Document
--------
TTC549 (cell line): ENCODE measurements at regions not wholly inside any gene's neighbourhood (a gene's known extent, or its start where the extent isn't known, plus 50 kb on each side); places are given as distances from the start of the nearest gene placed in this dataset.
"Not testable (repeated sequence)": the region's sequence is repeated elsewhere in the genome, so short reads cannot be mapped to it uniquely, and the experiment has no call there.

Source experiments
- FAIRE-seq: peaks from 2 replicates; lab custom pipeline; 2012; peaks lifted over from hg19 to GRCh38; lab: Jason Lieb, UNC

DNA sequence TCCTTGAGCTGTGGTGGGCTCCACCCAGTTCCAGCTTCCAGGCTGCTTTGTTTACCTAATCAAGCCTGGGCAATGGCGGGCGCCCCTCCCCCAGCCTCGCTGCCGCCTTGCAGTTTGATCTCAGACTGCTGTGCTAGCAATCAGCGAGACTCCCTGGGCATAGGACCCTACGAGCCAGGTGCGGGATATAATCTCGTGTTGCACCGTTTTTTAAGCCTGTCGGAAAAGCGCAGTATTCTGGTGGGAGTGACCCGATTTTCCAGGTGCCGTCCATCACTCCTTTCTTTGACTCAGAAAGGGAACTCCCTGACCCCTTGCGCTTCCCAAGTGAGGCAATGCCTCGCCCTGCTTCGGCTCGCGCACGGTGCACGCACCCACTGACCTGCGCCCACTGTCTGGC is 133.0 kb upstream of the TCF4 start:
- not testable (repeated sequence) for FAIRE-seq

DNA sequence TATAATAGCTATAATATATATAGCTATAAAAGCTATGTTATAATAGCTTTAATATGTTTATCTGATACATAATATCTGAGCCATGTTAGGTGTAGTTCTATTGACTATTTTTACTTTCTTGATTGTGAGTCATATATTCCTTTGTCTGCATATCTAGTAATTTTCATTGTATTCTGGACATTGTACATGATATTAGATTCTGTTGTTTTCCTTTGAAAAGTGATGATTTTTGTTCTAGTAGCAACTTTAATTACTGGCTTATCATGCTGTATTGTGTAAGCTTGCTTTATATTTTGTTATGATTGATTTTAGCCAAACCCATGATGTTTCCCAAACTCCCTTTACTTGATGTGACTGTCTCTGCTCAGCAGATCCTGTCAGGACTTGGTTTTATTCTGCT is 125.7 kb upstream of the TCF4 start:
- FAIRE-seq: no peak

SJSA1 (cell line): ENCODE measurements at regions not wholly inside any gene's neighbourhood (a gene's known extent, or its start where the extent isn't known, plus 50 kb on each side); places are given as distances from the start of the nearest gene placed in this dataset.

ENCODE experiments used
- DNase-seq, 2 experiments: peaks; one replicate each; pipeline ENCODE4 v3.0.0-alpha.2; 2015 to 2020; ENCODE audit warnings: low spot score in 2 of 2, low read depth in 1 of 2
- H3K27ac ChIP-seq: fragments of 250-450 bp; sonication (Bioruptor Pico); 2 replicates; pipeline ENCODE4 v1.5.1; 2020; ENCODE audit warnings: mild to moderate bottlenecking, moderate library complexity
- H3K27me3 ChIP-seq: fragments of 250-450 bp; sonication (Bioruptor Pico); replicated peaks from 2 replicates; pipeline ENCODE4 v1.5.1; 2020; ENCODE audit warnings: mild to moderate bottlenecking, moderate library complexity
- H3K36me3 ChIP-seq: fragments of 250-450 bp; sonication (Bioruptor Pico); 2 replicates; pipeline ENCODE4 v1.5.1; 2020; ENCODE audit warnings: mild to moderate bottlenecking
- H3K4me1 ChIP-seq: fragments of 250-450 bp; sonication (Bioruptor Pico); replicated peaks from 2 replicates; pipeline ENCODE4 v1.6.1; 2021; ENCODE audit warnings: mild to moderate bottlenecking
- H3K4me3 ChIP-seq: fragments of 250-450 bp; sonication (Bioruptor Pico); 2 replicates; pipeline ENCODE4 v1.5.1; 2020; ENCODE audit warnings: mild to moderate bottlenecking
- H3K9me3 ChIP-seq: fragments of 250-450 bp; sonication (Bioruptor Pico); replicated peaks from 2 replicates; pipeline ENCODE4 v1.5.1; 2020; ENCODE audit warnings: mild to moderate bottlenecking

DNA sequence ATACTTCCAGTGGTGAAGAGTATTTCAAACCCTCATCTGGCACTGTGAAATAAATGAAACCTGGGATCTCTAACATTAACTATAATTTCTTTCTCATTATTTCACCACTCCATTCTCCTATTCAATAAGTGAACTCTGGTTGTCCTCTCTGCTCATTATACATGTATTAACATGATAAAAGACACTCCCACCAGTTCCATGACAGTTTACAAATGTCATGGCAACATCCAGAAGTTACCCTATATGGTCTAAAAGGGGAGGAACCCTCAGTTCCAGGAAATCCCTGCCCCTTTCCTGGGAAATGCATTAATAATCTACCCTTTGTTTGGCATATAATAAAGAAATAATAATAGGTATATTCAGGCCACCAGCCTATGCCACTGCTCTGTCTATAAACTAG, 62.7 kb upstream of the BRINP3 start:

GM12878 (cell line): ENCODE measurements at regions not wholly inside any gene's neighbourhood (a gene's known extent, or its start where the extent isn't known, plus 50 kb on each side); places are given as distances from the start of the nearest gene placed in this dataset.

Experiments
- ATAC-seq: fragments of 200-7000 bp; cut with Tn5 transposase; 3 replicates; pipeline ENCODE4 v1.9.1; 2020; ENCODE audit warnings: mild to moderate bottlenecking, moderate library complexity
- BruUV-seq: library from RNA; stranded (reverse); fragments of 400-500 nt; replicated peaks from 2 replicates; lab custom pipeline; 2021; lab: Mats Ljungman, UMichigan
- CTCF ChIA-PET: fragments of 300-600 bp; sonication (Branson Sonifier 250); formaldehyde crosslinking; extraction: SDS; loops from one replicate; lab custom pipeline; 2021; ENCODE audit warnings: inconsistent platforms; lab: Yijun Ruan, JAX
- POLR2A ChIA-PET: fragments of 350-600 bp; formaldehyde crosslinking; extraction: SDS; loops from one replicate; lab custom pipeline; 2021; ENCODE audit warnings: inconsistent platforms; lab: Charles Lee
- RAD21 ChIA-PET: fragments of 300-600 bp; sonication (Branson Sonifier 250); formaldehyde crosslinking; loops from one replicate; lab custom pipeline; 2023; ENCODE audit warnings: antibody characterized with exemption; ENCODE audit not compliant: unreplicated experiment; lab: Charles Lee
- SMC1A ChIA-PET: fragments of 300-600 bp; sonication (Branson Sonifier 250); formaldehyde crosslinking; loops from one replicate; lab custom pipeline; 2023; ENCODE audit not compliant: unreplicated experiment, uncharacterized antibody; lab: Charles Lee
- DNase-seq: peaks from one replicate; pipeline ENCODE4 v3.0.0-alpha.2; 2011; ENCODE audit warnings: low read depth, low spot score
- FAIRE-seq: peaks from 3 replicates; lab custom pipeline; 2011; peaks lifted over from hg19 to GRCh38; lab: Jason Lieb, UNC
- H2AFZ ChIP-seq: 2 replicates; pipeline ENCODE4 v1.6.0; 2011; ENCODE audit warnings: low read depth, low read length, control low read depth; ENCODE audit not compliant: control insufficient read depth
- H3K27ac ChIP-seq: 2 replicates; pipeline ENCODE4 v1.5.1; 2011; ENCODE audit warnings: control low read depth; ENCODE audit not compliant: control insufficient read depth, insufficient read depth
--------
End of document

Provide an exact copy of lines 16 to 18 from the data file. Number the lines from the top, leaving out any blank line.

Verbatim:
- H3K4me3 ChIP-seq: fragments of 250-450 bp; sonication (Bioruptor Pico); 2 replicates; pipeline ENCODE4 v1.5.1; 2020; ENCODE audit warnings: mild to moderate bottlenecking
- H3K9me3 ChIP-seq: fragments of 250-450 bp; sonication (Bioruptor Pico); replicated peaks from 2 replicates; pipeline ENCODE4 v1.5.1; 2020; ENCODE audit warnings: mild to moderate bottlenecking

DNA sequence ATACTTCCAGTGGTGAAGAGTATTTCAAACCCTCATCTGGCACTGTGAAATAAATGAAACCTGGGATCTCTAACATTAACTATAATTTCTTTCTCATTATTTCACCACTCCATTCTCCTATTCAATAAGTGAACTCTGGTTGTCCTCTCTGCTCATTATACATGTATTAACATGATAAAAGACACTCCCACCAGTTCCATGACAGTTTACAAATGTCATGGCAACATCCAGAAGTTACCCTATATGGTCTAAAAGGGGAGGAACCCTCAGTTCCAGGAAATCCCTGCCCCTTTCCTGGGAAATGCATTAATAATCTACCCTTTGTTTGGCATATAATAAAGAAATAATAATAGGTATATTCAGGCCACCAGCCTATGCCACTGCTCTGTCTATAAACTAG, 62.7 kb upstream of the BRINP3 start: